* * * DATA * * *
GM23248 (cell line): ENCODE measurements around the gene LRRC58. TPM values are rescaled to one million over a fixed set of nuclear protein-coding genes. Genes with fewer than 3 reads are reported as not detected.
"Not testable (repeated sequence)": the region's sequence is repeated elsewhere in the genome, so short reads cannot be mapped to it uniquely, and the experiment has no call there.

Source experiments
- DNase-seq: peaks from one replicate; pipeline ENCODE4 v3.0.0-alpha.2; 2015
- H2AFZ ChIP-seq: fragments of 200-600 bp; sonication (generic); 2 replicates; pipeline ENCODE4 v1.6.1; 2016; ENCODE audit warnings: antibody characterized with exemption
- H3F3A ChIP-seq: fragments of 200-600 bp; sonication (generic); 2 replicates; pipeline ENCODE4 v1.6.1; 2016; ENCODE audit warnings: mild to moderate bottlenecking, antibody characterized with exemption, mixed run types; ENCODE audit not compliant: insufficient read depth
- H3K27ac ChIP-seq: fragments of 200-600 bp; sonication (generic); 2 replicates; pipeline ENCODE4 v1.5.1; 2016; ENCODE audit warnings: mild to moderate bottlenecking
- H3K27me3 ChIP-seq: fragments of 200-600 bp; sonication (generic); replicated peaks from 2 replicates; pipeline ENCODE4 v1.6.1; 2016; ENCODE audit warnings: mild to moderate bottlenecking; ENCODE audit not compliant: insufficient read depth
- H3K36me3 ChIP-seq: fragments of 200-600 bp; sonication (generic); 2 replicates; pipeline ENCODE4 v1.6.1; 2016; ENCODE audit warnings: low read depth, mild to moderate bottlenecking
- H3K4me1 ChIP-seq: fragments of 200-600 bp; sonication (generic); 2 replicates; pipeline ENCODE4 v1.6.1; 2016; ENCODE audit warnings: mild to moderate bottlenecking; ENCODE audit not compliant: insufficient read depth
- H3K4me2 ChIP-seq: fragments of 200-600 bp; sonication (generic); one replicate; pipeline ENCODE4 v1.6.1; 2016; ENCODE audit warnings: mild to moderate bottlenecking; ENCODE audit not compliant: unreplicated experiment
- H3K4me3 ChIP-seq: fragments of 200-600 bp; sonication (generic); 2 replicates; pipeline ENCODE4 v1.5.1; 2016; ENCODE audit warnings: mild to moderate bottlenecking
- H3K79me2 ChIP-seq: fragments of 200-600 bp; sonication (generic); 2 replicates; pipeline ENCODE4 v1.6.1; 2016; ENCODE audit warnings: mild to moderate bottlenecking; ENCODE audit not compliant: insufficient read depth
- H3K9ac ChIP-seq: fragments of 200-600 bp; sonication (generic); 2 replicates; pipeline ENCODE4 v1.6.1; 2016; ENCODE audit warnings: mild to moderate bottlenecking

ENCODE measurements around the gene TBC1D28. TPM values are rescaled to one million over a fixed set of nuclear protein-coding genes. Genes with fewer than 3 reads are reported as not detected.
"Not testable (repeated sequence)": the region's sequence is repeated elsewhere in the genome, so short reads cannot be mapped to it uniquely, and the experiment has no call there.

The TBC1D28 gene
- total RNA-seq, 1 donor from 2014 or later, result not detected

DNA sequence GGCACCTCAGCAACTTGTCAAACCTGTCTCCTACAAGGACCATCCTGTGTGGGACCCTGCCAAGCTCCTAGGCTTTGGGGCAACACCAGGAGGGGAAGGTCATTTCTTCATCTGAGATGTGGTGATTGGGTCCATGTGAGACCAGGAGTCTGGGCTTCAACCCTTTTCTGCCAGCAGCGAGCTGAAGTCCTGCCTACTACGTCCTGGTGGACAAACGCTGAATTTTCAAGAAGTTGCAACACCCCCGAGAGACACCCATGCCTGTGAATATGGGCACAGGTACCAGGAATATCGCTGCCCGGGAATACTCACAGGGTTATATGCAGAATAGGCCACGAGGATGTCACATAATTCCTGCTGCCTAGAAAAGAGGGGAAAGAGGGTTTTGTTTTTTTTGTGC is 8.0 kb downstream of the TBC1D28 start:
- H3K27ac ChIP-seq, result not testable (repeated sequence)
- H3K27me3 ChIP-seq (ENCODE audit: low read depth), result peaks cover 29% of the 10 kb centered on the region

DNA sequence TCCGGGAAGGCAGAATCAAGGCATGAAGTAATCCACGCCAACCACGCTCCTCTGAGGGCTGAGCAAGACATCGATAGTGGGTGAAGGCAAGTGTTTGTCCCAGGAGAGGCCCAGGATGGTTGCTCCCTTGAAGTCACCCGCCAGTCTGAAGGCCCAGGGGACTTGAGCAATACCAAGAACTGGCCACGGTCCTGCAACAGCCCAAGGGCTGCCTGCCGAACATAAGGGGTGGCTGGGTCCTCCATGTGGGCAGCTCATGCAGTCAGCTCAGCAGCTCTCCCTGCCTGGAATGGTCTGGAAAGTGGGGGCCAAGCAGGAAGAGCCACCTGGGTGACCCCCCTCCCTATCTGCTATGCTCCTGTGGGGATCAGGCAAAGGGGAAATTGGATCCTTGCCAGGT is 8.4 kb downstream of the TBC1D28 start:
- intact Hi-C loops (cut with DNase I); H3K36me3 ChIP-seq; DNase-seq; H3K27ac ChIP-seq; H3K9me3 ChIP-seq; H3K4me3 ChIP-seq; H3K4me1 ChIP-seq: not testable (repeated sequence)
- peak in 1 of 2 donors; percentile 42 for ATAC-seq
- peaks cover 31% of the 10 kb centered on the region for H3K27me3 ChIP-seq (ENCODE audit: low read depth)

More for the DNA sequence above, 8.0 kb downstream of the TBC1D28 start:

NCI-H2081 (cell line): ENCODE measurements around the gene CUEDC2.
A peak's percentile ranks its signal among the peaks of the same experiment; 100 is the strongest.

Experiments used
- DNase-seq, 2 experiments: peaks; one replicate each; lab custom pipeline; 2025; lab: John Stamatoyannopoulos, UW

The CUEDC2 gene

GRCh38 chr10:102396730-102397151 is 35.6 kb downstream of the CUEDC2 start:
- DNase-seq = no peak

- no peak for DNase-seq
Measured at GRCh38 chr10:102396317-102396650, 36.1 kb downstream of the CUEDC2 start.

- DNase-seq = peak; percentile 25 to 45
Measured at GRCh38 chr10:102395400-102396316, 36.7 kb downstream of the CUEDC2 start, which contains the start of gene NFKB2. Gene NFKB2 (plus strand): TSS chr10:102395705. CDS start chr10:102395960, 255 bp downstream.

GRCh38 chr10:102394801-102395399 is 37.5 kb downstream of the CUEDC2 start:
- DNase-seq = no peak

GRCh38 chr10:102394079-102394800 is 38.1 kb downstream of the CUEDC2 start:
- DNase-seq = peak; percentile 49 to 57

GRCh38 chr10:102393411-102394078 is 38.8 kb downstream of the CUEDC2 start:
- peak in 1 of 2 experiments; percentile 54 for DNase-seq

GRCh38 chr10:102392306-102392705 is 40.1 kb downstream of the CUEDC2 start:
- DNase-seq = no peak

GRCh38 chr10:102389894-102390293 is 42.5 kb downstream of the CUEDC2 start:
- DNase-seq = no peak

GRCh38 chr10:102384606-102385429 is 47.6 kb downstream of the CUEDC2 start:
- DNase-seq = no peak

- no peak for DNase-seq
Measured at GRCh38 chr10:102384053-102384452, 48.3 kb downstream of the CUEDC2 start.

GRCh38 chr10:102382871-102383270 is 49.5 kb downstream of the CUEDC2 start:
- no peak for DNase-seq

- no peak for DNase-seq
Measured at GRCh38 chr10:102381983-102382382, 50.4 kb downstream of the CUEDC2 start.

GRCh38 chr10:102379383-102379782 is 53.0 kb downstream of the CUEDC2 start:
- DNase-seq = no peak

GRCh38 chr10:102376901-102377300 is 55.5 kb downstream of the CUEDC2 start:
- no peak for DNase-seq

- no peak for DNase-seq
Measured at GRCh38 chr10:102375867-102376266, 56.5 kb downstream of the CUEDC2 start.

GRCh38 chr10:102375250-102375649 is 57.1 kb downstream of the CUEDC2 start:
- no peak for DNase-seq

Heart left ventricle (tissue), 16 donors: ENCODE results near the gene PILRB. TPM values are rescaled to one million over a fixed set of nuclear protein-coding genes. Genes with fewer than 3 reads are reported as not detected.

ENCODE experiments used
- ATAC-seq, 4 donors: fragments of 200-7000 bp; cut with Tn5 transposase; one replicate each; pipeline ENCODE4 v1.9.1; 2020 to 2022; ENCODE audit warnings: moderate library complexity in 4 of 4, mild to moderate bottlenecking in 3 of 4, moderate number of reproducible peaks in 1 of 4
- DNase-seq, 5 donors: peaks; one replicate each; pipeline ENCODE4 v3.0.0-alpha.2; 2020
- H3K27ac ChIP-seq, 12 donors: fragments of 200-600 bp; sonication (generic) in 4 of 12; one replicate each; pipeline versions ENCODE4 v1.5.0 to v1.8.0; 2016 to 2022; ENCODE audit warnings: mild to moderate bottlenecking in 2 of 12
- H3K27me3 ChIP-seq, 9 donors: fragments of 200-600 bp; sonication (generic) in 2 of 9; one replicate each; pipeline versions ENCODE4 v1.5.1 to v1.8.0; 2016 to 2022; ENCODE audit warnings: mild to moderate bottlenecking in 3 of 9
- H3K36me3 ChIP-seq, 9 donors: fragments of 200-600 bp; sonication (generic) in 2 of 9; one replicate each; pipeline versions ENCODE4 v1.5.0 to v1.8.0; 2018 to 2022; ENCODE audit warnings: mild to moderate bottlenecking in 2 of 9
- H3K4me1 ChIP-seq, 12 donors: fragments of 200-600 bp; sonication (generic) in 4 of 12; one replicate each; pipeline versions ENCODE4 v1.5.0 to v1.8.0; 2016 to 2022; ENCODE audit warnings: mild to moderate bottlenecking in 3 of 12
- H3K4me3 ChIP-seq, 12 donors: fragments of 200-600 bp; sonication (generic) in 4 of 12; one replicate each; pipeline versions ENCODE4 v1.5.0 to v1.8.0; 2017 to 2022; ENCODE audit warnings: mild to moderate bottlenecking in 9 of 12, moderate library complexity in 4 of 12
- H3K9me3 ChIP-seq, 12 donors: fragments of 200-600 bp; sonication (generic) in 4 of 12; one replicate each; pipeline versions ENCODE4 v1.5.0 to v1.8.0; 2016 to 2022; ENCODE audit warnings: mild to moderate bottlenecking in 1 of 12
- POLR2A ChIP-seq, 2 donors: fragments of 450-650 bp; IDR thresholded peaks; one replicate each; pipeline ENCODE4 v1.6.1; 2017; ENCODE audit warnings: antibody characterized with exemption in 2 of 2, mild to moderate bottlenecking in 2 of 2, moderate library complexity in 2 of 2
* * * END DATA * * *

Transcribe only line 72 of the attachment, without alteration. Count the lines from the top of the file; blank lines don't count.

- H3K4me3 ChIP-seq, 12 donors: fragments of 200-600 bp; sonication (generic) in 4 of 12; one replicate each; pipeline versions ENCODE4 v1.5.0 to v1.8.0; 2017 to 2022; ENCODE audit warnings: mild to moderate bottlenecking in 9 of 12, moderate library complexity in 4 of 12